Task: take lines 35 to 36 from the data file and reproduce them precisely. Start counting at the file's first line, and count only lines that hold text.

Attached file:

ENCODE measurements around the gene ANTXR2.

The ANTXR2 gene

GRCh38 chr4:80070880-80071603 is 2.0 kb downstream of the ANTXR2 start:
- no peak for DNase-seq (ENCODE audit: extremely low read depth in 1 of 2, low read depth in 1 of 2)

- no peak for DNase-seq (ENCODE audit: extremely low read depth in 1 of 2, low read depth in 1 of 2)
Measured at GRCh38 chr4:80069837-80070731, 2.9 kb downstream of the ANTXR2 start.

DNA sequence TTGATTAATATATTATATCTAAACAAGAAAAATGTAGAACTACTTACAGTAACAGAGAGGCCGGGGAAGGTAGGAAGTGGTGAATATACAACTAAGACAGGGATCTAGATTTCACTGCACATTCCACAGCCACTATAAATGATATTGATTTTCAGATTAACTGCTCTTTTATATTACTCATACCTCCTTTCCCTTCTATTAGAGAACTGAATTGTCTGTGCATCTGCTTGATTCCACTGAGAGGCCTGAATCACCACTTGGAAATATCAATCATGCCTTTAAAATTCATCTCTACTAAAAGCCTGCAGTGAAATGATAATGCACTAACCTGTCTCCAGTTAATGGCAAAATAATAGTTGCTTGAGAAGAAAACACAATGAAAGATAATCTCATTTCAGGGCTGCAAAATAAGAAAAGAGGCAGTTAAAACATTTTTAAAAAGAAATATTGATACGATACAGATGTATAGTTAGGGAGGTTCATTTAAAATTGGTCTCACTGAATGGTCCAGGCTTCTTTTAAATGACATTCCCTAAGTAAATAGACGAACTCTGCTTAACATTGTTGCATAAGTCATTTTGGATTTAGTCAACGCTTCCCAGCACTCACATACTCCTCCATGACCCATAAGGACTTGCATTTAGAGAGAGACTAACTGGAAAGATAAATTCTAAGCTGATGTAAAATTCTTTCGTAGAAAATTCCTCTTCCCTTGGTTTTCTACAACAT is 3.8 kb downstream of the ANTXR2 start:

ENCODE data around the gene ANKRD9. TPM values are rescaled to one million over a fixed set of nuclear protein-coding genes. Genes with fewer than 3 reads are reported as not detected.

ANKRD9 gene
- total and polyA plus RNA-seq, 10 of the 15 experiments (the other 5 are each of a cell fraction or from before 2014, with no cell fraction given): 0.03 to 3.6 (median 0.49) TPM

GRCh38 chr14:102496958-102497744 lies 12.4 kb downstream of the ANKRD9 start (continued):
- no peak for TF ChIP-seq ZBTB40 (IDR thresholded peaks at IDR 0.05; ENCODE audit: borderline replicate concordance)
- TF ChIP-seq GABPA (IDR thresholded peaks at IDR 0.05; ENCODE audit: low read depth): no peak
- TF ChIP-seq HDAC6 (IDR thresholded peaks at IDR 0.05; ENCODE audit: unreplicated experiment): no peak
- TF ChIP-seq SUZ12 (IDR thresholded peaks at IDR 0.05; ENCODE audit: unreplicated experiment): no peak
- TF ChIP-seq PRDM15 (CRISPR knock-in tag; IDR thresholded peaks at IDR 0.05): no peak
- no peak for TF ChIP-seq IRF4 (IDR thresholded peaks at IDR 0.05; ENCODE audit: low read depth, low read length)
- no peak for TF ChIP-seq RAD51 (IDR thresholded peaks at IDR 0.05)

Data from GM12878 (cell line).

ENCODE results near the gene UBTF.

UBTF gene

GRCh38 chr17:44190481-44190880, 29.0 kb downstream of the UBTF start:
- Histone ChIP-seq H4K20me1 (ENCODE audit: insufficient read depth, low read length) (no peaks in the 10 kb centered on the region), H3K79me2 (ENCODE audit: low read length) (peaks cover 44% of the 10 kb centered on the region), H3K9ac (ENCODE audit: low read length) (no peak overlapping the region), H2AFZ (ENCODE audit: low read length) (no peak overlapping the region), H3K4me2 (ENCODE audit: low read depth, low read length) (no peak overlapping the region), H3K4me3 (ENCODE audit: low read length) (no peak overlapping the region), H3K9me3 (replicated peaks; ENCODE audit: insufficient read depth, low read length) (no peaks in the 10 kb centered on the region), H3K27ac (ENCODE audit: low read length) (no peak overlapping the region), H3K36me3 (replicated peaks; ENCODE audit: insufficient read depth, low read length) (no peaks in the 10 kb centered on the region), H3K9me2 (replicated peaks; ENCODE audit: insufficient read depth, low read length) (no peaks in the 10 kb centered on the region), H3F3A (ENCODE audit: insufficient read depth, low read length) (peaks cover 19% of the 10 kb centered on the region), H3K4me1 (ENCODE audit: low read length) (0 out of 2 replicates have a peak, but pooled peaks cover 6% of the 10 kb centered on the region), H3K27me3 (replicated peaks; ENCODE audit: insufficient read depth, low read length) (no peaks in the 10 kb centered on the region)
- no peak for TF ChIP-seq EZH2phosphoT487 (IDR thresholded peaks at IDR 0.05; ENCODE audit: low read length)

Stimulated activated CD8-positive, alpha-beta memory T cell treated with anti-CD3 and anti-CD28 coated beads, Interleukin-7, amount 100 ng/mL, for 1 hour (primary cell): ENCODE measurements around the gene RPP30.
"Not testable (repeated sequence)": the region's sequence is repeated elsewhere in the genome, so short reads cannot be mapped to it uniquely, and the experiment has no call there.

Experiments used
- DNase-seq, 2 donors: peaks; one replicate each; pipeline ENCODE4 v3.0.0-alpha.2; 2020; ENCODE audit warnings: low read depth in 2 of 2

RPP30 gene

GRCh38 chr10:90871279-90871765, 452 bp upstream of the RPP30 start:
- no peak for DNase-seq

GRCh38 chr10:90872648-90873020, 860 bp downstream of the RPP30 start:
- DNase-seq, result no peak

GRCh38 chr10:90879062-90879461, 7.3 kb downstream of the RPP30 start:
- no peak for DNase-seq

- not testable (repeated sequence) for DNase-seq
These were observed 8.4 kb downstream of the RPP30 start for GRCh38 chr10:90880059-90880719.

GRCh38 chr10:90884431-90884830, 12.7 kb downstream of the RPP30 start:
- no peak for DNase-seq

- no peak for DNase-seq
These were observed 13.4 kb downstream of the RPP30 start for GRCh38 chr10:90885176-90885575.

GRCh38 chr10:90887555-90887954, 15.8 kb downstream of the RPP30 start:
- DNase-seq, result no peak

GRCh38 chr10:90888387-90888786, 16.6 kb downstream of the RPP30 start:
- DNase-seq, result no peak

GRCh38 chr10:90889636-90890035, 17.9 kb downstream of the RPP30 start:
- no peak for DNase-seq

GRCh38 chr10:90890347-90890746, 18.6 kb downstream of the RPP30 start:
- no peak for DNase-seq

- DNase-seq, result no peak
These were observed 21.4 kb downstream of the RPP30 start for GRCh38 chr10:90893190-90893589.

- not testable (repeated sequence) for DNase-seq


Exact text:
- no peak for DNase-seq

- not testable (repeated sequence) for DNase-seq